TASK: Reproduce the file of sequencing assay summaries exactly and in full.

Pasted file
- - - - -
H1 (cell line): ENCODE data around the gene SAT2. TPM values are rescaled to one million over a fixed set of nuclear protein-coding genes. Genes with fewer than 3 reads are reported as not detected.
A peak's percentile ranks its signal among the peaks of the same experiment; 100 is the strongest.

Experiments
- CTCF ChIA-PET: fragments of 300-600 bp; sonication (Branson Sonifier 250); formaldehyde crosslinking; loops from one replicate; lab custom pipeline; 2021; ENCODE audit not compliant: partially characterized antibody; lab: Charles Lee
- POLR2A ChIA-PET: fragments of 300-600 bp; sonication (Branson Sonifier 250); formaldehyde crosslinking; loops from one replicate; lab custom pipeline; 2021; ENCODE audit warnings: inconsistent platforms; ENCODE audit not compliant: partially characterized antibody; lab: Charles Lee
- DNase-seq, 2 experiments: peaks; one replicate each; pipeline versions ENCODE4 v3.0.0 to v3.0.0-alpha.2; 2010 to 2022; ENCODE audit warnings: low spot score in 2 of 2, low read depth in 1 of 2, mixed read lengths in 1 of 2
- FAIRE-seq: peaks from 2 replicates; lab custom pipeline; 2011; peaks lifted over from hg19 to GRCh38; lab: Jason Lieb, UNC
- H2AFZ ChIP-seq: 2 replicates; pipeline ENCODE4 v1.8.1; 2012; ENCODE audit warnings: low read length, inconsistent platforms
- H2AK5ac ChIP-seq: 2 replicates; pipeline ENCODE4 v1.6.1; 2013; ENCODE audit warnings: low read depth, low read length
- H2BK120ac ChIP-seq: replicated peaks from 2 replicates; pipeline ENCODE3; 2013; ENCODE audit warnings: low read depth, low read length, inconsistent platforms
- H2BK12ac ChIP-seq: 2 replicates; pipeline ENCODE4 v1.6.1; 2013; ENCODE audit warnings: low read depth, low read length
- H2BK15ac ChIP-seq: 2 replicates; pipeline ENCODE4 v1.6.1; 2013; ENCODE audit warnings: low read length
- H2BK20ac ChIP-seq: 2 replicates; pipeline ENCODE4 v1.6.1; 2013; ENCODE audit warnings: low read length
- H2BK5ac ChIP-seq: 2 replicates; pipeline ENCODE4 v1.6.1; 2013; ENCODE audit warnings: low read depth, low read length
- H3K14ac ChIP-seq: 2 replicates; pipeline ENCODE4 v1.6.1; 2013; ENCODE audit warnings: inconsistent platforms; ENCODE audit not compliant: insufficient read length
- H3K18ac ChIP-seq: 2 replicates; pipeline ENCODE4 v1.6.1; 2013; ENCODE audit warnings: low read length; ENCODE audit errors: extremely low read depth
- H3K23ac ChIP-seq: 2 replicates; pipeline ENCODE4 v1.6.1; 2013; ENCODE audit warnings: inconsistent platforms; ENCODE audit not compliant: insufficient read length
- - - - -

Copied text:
H1 (cell line): ENCODE data around the gene SAT2. TPM values are rescaled to one million over a fixed set of nuclear protein-coding genes. Genes with fewer than 3 reads are reported as not detected.
A peak's percentile ranks its signal among the peaks of the same experiment; 100 is the strongest.

Experiments
- CTCF ChIA-PET: fragments of 300-600 bp; sonication (Branson Sonifier 250); formaldehyde crosslinking; loops from one replicate; lab custom pipeline; 2021; ENCODE audit not compliant: partially characterized antibody; lab: Charles Lee
- POLR2A ChIA-PET: fragments of 300-600 bp; sonication (Branson Sonifier 250); formaldehyde crosslinking; loops from one replicate; lab custom pipeline; 2021; ENCODE audit warnings: inconsistent platforms; ENCODE audit not compliant: partially characterized antibody; lab: Charles Lee
- DNase-seq, 2 experiments: peaks; one replicate each; pipeline versions ENCODE4 v3.0.0 to v3.0.0-alpha.2; 2010 to 2022; ENCODE audit warnings: low spot score in 2 of 2, low read depth in 1 of 2, mixed read lengths in 1 of 2
- FAIRE-seq: peaks from 2 replicates; lab custom pipeline; 2011; peaks lifted over from hg19 to GRCh38; lab: Jason Lieb, UNC
- H2AFZ ChIP-seq: 2 replicates; pipeline ENCODE4 v1.8.1; 2012; ENCODE audit warnings: low read length, inconsistent platforms
- H2AK5ac ChIP-seq: 2 replicates; pipeline ENCODE4 v1.6.1; 2013; ENCODE audit warnings: low read depth, low read length
- H2BK120ac ChIP-seq: replicated peaks from 2 replicates; pipeline ENCODE3; 2013; ENCODE audit warnings: low read depth, low read length, inconsistent platforms
- H2BK12ac ChIP-seq: 2 replicates; pipeline ENCODE4 v1.6.1; 2013; ENCODE audit warnings: low read depth, low read length
- H2BK15ac ChIP-seq: 2 replicates; pipeline ENCODE4 v1.6.1; 2013; ENCODE audit warnings: low read length
- H2BK20ac ChIP-seq: 2 replicates; pipeline ENCODE4 v1.6.1; 2013; ENCODE audit warnings: low read length
- H2BK5ac ChIP-seq: 2 replicates; pipeline ENCODE4 v1.6.1; 2013; ENCODE audit warnings: low read depth, low read length
- H3K14ac ChIP-seq: 2 replicates; pipeline ENCODE4 v1.6.1; 2013; ENCODE audit warnings: inconsistent platforms; ENCODE audit not compliant: insufficient read length
- H3K18ac ChIP-seq: 2 replicates; pipeline ENCODE4 v1.6.1; 2013; ENCODE audit warnings: low read length; ENCODE audit errors: extremely low read depth
- H3K23ac ChIP-seq: 2 replicates; pipeline ENCODE4 v1.6.1; 2013; ENCODE audit warnings: inconsistent platforms; ENCODE audit not compliant: insufficient read length